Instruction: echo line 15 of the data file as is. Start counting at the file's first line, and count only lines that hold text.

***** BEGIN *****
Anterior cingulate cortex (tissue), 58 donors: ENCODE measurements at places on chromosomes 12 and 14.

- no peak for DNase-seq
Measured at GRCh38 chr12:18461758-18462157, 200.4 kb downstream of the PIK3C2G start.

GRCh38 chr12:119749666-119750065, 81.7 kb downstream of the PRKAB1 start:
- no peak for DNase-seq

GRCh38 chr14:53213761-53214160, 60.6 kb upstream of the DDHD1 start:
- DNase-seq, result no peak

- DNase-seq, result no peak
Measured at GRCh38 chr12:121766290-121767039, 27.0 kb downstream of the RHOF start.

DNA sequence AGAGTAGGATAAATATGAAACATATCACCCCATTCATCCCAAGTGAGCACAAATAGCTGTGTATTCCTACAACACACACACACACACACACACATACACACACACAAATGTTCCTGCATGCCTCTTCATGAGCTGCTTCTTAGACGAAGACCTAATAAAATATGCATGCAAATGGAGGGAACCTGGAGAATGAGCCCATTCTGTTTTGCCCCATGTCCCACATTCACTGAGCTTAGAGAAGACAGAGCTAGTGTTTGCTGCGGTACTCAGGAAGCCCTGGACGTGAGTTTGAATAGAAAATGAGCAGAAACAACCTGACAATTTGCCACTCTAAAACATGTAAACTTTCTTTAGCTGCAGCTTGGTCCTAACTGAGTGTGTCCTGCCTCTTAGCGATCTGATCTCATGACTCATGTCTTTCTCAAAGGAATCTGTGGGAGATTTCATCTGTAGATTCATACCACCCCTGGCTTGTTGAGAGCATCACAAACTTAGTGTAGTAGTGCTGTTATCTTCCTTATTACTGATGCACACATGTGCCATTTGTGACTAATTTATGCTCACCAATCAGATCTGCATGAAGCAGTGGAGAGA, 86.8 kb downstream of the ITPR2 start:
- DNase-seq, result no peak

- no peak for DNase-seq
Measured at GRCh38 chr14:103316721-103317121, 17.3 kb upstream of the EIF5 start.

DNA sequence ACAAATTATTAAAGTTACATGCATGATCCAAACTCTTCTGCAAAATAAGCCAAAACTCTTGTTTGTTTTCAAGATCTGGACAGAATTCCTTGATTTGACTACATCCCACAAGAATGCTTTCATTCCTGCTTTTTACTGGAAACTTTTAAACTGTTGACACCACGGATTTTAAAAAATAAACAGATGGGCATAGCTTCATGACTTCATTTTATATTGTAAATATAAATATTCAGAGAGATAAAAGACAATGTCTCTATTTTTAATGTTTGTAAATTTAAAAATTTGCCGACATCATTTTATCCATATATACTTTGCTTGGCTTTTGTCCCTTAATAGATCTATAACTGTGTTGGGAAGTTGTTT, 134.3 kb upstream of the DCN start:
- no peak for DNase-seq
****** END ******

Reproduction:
- no peak for DNase-seq